VEOLO2Back in June 2013, A.C. Ryan announced the launch of their new Android based smart hub. Building on the original Veolo, A.C. Ryan has beefed up the hardware and redesigned the interface. DigitalReviews has been lucky to receive a brand spanking new unit for review.


First Impressions

Having recently reviewed the PlayOn!HD3 and its designed for 3.5″ HDD chassis, the Veolo2 is was much smaller and lighter than I expected. This svelte little unit runs Android 4.2.2 “JellyBean” out of the box. Given the age of JellyBean, it would be have been a crime not be running it with a newly released product. Overall the package is very slim, with the majority of ports out the back and one USB host port on the side of the unit.

The VEO Navigator, for a remote with a QWERTY keyboard built in very slim and light. In some respects, it is so light and slim that it was almost awkward to hold. More on that later.


VEO NavigatorIn Action

One of the most attractive features of the Veolo2 for me, is that it runs an Android operating system instead of a custom media player OS. Firing up the Veolo2 drops me into a customised launcher. A.C. Ryan has chosen to keep the custom launcher pretty light, with six major icons taking up the bottom of the screen. The first three Media, Games and Favourites are actually folders. The next three are apps being File Manager, Google Browser and Google Playstore. Five smaller icons are available, giving direct access to Settings, Notifications, App Drawer, Kill All Processes and Multitasking.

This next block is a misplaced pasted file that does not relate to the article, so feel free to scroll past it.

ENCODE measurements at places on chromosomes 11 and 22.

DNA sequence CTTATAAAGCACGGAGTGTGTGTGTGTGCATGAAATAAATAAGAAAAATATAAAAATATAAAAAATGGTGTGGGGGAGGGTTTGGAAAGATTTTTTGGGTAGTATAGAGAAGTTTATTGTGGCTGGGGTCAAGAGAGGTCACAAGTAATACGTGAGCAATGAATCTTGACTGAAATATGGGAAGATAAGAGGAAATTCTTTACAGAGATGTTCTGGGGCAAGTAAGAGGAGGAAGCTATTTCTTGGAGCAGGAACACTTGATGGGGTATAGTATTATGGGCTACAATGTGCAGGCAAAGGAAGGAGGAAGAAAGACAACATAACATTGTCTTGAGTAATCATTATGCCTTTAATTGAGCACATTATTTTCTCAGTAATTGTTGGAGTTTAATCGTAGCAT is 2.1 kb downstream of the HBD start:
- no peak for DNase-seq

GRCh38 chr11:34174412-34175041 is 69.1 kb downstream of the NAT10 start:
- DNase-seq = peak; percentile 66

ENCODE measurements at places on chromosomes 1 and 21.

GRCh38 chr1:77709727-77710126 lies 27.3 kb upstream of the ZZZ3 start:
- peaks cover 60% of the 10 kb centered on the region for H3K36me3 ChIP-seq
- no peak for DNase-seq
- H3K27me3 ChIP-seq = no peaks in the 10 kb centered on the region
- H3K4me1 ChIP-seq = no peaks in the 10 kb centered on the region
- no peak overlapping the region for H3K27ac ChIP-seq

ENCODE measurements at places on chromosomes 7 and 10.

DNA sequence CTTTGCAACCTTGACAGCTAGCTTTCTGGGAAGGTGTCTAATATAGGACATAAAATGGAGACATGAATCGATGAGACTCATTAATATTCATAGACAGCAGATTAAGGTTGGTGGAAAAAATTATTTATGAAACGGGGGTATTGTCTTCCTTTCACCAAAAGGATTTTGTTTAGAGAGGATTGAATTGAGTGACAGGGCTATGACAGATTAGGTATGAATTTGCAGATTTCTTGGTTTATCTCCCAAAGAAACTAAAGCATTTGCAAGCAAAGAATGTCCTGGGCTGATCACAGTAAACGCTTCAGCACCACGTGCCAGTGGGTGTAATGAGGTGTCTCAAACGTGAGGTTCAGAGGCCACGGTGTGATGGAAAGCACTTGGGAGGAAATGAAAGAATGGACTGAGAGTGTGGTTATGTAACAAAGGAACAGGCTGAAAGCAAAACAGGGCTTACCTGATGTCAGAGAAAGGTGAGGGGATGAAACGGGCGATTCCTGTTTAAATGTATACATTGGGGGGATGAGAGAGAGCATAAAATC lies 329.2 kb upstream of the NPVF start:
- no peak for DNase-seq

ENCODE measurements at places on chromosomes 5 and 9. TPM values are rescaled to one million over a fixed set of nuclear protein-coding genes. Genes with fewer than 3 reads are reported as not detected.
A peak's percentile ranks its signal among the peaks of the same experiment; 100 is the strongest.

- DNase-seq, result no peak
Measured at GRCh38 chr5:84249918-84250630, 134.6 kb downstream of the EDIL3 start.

With the key functionalities directly available from the launcher, the basic functions of the Veolo2 as a media player is fulfilled. The Google Playstore naturally requires a Google login to function, but like any Android device, apps vastly expands the capabilities of the device.

Being a power Android user for a long time, my first impulse was to install all the applications I normally rely on. I did slow down long enough to check out what the Veolo2 came with. By default A.C. Ryan has provided a very lean ROM on the Veolo2 with only basic Google services pre-installed.

The built in video player handled all the files I threw at it, although admittedly, for convenience most of my online media now are either MP4 or MKV. It had no issues playing 1080p files that was on the USB storage. Across the wired network, I could still comfortably stream 1080p media via the 100 Mbps port. A bit of commonsense applies when using the wireless network. Just because the Veolo2 supports 802.11b/g/n does not mean you can stream large amounts of data at the slower speeds.